Hidden beneath a Monaco glittering with new age bling, Simon discovers a treasure trove of elegance left over from a gentler time
Monaco... it conjures up visions of Grace Kelly at the wheel of a classic convertible on the Grande Corniche, Aristotle Onassis chomping a cigar on the foredeck of his superyacht in the shimmering harbour, and, of course, high octane thrills and spills around the narrow streets of the most historic circuit of them all. Right?
I’m trying hard to channel that vibe sitting in a Russian-owned seafood restaurant overlooking that same harbour, the table next door occupied by a gaggle of Chanel-clad Russians girls, and a lonely Italian lady in the corner singing to an echoing backing track. In Russian.
There’s no sign of Onassis, but looming offshore are two gargantuan Philippe Starck-designed yachts vying for ‘Mine’s Bigger Than Yours’ bragging rights. Except that they both belong to the same man and yes, you guessed it – he’s Russian too. It’s hard not to feel like Eddie Murphy’s character in Trading
Places – the pauper in the Principality. Langoustines are €270 a kilo, the menu boasts a choice of wines at €5400 a bottle, and two cocktails cost €60. You get the feeling that from the moment you step off the helicopter (the cheapest part of your stay) you’re fair game. You’ve saved the tax, so let us help you with what’s left...
Cars? Take your pick. My dinner host has laid out a table in his subterranean garage which would put most London clubs to shame, and they definitely wouldn’t boast a Bugatti Chiron at one end and a Ferrari 250GT SWB at the other. His other 38 cars are on the level below – few visitors would guess how much of this town is burrowed into the land beneath rather than above it.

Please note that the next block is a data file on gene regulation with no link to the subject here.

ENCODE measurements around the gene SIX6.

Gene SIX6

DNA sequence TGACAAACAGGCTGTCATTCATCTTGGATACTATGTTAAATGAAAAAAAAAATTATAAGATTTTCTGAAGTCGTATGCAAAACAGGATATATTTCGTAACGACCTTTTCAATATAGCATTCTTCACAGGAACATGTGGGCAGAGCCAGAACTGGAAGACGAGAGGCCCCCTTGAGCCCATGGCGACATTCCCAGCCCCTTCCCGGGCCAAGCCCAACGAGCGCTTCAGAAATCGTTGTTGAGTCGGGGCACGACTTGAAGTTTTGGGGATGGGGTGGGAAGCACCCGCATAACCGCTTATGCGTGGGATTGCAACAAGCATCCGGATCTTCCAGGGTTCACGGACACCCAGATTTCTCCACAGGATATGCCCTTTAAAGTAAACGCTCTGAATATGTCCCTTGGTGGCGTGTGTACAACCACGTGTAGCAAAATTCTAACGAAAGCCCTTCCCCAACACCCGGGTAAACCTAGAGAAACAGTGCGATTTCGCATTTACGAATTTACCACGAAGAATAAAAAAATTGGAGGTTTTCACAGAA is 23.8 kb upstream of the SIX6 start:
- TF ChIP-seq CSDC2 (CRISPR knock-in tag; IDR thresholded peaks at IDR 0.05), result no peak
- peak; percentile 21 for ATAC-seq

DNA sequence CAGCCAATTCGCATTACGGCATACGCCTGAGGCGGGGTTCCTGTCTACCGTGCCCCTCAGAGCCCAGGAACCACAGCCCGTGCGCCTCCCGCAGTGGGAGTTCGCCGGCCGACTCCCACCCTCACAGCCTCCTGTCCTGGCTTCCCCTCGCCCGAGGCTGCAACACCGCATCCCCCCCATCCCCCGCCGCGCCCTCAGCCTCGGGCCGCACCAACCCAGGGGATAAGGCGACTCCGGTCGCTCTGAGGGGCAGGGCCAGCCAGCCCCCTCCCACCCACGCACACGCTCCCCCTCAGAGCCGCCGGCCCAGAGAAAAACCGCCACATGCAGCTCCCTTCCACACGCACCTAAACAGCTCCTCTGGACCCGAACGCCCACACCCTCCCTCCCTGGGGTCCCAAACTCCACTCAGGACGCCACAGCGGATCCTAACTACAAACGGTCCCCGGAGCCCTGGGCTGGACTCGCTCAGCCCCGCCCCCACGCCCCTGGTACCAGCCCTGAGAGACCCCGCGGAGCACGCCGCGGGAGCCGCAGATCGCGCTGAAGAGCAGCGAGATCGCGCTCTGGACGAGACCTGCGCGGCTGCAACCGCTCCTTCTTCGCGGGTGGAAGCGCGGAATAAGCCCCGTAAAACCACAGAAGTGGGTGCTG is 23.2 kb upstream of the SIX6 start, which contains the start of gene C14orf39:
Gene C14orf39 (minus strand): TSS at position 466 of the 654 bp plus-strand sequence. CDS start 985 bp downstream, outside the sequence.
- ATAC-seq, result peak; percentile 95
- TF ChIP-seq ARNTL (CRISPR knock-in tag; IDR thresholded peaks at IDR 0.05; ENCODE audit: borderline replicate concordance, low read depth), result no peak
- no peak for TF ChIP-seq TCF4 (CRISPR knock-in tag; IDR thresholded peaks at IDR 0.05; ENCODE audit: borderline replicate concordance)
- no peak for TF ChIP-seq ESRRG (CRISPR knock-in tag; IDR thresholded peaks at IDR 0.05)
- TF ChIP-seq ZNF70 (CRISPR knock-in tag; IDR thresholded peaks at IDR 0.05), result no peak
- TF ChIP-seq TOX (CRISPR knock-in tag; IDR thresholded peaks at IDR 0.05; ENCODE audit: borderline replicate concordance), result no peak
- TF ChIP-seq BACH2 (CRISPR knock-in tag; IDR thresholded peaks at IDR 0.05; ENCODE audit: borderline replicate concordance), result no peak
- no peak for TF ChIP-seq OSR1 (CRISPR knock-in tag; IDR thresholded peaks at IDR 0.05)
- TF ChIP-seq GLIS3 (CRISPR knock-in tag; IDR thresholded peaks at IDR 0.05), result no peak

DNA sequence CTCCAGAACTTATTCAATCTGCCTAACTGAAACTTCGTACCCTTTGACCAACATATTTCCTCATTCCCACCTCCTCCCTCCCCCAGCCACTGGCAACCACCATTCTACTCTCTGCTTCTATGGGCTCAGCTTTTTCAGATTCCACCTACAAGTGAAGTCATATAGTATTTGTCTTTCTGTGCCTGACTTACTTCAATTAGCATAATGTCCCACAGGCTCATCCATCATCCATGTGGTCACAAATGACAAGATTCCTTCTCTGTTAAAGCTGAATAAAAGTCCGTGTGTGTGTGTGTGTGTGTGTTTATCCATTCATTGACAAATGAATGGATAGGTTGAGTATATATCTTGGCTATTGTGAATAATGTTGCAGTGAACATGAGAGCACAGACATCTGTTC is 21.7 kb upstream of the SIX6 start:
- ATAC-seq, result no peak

The next day I’m invited to look at a modern supercar, but the owner's housekeeper can’t find it in the warren of garages tunneled into the rock. This one? No, that’s a Pagani. Or here? No, a Ferrari 550 Barchetta, uncovered and ready to be enjoyed – nobody here looks pale except garage attendants. A Mclaren P1 sits nonchalantly unprotected in another. I’m not sure whether it’s because security is so high, or locals so wealthy that supercars represent pocket change, that owners appear so nonchalant.
Moderns outnumber classics, but the diminutive Fiat Jolly outside our hotel upstages the luxobarges and ‘look at me’ projectiles. Can it take us to dinner? ‘Sorry,
monsieur, it’s not for use.’ The chic playground we all want Monaco to be isn’t entirely extinct though – it’s just hard to find. The Persuaders may have been replaced by The Oligarchs, and Formula E has arrived to snap at the heels of Formula One, but take a stroll down to the port and you’ll find the real life equivalent of Sixties TV’S Time Tunnel.
Built in 1954, Monaco Boat Service’s storage cave – the world's oldest – extends deep into the rock under the royal palace and houses a dazzling fleet of classic Riva launches, polished and tuned to perfection. Genial manager Sebastiano asks if I’d like to have a go. A shot of espresso later and we’re heading for the open water, twin 300-horsepower Chryslers throbbing behind us. I’m hooked. Next stop – a boat licence...
There's still a lot of old-world chic in Monaco, despite the new wealth that's floated in